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Lansing — The state's Pure Michigan tourism campaign would get back about 40% of its previous funding while other economic development programs get a boost in aid under Gov. Gretchen Whitmer's $61.9 billion budget proposal.

Whitmer is proposing $15 million in funding for Pure Michigan for Fiscal Year 2021, less than half of the $37.5 million it received before she eliminated its funding last year through a veto. The governor is also proposing $100 million in funding for the state's business attraction efforts — a $20.6 million increase from the current year — according to a budget proposal that was presented Thursday to state lawmakers.

"This adjustment restores funding to an appropriate investment level to support job creation, stimulate private investment, and revitalize and redevelop vital properties in communities across the state," a document from the State Budget Office said.

Pressures on the General Fund, Michigan's main spending account, prevent the state from appropriating more to the program, prompting the state government to lean on the tourism industry for funding help, Whitmer and Budget Director Chris Kolb told reporters Thursday. 

"The tourism industry I know thinks that there should be additional dollars there, and I’m eager to work with them in terms of where those dollars might come from," Whitmer said.

But the Mackinac Center for Public Policy, a Midland free-market-oriented group that has advocated eliminating Pure Michigan funding, opposed restoring any money for the tourism promotion program.

"If the tourism industry can come together to advocate that the government fund a tourism advertising campaign, perhaps they should just cut out the middle-man and pay for it themselves," center spokesman Jarrett Skorup said in a tweet.

The state's current budget approved by the Republican-controlled state Legislature and signed into law by Whitmer reduced funding for "business attraction and community revitalization" by $26 million, or about 25%. The Michigan Economic Development Corp. said the funding cut would eliminate "the creation of more than 5,000 jobs."

Whitmer also vetoed $37.5 million for Pure Michigan, the state's tourism campaign, and $37.2 million for Going Pro, a skilled trades and jobs program. The vetoes were part of a larger effort by Whitmer's administration to try to force the state's GOP legislative leaders back to the negotiating table to make budget adjustments.

Under Whitmer's new proposal, Pure Michigan would receive $15 million and Going Pro would receive $27.9 million, according to State Budget Office documents.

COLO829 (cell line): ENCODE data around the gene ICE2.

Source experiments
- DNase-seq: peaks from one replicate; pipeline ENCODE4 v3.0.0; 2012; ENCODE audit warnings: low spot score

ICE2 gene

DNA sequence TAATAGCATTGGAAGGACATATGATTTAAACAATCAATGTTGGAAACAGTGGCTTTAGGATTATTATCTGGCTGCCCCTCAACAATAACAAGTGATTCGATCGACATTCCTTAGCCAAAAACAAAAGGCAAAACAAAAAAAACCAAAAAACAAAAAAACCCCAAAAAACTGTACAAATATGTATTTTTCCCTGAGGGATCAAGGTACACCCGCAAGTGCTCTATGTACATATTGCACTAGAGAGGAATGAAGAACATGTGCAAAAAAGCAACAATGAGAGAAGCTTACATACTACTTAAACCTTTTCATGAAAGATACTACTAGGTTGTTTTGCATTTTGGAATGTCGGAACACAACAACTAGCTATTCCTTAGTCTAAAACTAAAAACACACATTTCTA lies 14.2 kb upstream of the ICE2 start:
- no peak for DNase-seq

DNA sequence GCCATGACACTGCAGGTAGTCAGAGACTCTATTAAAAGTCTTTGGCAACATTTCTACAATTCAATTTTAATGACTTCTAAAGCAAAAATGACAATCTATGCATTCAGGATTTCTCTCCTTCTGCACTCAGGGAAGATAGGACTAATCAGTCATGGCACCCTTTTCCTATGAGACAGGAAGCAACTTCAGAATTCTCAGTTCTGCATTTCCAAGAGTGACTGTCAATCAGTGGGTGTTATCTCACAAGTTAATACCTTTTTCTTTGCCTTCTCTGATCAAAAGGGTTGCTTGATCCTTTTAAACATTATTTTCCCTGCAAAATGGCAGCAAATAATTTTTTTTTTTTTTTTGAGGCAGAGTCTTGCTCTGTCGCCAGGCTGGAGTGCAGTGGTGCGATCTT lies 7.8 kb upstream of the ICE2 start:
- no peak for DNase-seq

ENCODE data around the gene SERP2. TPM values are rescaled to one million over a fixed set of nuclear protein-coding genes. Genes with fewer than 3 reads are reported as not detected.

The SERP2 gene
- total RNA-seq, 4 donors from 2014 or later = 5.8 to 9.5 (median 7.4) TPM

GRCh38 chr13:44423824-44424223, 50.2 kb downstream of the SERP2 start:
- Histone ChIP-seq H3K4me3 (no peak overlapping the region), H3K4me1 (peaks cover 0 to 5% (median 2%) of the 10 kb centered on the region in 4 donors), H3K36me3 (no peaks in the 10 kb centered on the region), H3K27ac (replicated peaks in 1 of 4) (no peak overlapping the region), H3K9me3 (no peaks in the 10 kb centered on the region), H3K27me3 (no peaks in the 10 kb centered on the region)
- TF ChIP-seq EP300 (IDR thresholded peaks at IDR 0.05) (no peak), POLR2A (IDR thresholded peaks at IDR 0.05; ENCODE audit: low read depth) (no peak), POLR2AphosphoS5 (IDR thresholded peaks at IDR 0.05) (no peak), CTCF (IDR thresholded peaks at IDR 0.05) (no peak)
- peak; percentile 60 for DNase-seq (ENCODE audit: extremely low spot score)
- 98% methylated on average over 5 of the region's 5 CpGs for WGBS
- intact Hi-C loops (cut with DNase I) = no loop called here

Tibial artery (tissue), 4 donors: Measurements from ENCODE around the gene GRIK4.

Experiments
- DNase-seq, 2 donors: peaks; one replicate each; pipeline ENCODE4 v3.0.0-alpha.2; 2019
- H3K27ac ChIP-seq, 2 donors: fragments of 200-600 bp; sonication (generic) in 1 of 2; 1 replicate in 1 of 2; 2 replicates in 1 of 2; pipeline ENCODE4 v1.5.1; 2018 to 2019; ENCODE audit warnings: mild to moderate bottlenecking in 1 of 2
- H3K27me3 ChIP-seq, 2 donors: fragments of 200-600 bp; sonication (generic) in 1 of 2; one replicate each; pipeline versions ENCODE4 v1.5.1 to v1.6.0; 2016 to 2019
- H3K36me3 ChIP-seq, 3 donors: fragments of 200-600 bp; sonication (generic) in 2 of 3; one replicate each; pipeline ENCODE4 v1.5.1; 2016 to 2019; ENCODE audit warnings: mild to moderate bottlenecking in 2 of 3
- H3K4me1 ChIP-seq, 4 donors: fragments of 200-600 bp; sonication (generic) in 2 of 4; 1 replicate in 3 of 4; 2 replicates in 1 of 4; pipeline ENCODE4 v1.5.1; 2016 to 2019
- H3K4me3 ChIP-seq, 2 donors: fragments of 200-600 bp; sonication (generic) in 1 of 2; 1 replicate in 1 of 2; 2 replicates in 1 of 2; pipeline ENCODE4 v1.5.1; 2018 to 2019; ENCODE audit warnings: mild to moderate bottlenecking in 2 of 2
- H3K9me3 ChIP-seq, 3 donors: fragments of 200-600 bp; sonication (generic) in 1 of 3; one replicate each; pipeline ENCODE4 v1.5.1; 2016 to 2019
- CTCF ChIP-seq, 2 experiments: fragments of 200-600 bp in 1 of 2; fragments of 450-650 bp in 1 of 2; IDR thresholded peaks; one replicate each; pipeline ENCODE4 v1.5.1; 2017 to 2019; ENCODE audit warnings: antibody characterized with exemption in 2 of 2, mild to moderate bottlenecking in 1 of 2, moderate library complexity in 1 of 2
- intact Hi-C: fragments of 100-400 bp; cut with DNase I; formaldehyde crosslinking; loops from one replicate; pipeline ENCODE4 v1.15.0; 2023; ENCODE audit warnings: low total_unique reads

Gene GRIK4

The Pure Michigan dollars would go to "promote Michigan as a travel destination," according to the State Budget Office.

Michigan tourism and hospitality industries are still dealing with last year's elimination of Pure Michigan aid, making "it difficult to have a discussion about the specifics of potential funding for Pure Michigan in 2021," said Justin Winslow, president and CEO of the Michigan Restaurant & Lodging Association. 

“We are willing and ready to be part of the solution going forward, but the time for political theater is over," Winslow said in a statement. " Fix the mistake, restore Pure Michigan, and let’s move forward together for the best interests of our state and residents.” 

The appropriate level of economic development funding has been debated for years at the Capitol.

The 2020 budget cut sent "a signal that Michigan is unilaterally disarming when it comes to business attraction and opportunity," according to a past MEDC document.

But Rep. Mark Huizenga, R-Walker, who chairs the House appropriations subcommittee that worked on economic development programs, has said lawmakers were trying to free up money to invest in road improvements and that Michigan had a low unemployment rate. Whitmer vetoed the extra $375 million for road and bridge improvements, resulting in a $2.4 million funding decrease for the Michigan Department of Transportation. 

"Especially when times are really good, there is probably less urgency to put dollars toward those programs," Huizenga said.

The governor's budget proposal kicks off months of deliberation and negotiations to create a plan for the upcoming year. Under a new law, the Legislature must deliver a final spending plan to Whitmer by July 1. 

cmauger@detroitnews.com

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